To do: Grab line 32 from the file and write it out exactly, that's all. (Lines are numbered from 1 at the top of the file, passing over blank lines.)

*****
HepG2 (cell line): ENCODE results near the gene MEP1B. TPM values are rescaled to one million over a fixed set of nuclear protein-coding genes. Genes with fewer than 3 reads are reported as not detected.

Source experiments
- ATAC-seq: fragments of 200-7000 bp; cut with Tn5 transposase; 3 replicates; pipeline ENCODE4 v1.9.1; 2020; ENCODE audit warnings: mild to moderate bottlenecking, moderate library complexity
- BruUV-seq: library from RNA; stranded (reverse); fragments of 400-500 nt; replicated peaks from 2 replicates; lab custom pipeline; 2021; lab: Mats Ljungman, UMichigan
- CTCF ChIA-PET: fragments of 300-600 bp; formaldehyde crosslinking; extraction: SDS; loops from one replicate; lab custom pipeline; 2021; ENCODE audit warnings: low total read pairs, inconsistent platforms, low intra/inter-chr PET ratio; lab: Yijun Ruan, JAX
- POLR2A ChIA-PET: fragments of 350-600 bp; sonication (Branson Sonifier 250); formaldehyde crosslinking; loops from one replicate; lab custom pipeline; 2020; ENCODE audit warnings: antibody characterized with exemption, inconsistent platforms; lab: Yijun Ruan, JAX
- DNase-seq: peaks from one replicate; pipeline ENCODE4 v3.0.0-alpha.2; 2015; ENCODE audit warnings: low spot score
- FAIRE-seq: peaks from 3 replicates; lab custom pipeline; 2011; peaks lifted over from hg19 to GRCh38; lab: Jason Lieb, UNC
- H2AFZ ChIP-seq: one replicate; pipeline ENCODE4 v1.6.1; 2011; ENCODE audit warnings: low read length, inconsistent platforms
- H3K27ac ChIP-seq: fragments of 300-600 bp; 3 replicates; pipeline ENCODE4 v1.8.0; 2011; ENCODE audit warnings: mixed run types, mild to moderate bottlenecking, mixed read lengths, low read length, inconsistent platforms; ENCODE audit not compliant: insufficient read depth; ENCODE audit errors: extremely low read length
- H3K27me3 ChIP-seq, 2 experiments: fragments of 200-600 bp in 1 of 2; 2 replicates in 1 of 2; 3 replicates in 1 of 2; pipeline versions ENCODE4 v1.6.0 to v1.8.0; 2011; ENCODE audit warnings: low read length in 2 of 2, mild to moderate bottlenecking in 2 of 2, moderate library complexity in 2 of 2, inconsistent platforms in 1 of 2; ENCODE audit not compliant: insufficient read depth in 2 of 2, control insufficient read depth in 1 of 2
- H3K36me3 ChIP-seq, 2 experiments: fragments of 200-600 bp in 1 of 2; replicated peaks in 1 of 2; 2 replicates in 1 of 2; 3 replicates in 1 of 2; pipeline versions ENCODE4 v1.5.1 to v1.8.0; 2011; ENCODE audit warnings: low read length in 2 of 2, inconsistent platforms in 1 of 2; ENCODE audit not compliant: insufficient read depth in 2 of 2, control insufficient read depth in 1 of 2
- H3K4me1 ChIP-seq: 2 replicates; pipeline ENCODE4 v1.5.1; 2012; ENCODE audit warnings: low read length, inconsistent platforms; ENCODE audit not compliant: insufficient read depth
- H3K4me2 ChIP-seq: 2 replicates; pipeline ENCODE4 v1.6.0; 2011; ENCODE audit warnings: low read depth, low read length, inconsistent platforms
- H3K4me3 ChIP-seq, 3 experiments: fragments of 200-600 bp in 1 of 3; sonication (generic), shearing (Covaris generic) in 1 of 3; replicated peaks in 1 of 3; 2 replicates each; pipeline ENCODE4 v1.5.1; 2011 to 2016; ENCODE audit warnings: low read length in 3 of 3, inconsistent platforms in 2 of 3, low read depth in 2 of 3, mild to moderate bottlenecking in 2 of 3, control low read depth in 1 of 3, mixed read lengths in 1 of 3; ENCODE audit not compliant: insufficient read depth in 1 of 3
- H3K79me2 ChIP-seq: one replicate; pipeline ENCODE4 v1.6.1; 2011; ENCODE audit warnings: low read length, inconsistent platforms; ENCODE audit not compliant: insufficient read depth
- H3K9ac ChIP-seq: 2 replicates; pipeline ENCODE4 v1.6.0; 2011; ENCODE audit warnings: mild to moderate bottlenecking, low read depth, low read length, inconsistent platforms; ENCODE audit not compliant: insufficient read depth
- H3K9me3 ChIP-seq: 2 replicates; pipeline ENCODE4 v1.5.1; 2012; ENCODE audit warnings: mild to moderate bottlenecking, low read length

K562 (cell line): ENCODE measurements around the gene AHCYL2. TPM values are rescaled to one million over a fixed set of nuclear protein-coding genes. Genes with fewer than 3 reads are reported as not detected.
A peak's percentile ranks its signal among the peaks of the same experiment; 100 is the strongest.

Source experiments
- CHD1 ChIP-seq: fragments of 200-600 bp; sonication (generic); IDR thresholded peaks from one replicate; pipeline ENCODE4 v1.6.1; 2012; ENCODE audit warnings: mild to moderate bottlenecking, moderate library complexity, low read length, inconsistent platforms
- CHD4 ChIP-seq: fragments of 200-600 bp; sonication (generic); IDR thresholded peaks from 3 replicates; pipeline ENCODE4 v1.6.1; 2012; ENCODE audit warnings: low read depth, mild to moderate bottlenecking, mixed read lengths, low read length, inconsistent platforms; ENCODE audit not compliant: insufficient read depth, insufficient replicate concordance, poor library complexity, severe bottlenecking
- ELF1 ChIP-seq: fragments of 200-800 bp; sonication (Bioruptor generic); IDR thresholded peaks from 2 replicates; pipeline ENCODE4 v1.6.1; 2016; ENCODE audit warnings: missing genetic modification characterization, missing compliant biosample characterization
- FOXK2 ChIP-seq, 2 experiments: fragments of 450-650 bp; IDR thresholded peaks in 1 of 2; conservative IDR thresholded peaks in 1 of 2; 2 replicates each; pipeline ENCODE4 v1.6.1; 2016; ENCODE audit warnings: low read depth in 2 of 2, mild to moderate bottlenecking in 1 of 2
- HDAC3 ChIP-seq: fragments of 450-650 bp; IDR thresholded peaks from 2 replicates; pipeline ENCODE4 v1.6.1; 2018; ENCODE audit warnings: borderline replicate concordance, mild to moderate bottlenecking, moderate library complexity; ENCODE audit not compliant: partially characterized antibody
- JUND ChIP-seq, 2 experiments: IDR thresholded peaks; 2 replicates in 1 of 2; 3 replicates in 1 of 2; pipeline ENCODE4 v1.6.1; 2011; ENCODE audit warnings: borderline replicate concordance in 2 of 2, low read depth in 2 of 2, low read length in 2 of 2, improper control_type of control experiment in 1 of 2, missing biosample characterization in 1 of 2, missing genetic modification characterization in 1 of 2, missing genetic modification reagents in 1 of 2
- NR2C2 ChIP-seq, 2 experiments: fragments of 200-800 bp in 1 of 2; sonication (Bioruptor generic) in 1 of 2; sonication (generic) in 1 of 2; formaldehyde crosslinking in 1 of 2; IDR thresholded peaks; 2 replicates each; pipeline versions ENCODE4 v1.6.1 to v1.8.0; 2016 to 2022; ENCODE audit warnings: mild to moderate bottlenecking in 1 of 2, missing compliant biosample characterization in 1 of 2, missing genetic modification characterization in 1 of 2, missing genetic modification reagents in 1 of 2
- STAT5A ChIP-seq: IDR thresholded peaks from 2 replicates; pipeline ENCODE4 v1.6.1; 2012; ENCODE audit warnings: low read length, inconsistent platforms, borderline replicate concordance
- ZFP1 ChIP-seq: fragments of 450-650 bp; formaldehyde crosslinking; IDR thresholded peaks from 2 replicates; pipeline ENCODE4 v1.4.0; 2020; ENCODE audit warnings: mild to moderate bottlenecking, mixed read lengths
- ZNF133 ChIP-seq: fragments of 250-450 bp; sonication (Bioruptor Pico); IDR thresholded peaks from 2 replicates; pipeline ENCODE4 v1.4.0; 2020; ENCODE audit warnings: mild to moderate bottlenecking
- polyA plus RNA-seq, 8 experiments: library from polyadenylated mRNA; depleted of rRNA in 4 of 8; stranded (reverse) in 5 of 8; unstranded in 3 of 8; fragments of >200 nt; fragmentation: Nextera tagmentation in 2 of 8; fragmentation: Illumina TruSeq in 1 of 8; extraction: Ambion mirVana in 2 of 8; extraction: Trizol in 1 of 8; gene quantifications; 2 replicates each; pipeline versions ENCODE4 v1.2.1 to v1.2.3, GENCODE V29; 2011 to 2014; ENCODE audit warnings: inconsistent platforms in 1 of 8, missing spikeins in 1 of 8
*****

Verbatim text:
- polyA plus RNA-seq, 8 experiments: library from polyadenylated mRNA; depleted of rRNA in 4 of 8; stranded (reverse) in 5 of 8; unstranded in 3 of 8; fragments of >200 nt; fragmentation: Nextera tagmentation in 2 of 8; fragmentation: Illumina TruSeq in 1 of 8; extraction: Ambion mirVana in 2 of 8; extraction: Trizol in 1 of 8; gene quantifications; 2 replicates each; pipeline versions ENCODE4 v1.2.1 to v1.2.3, GENCODE V29; 2011 to 2014; ENCODE audit warnings: inconsistent platforms in 1 of 8, missing spikeins in 1 of 8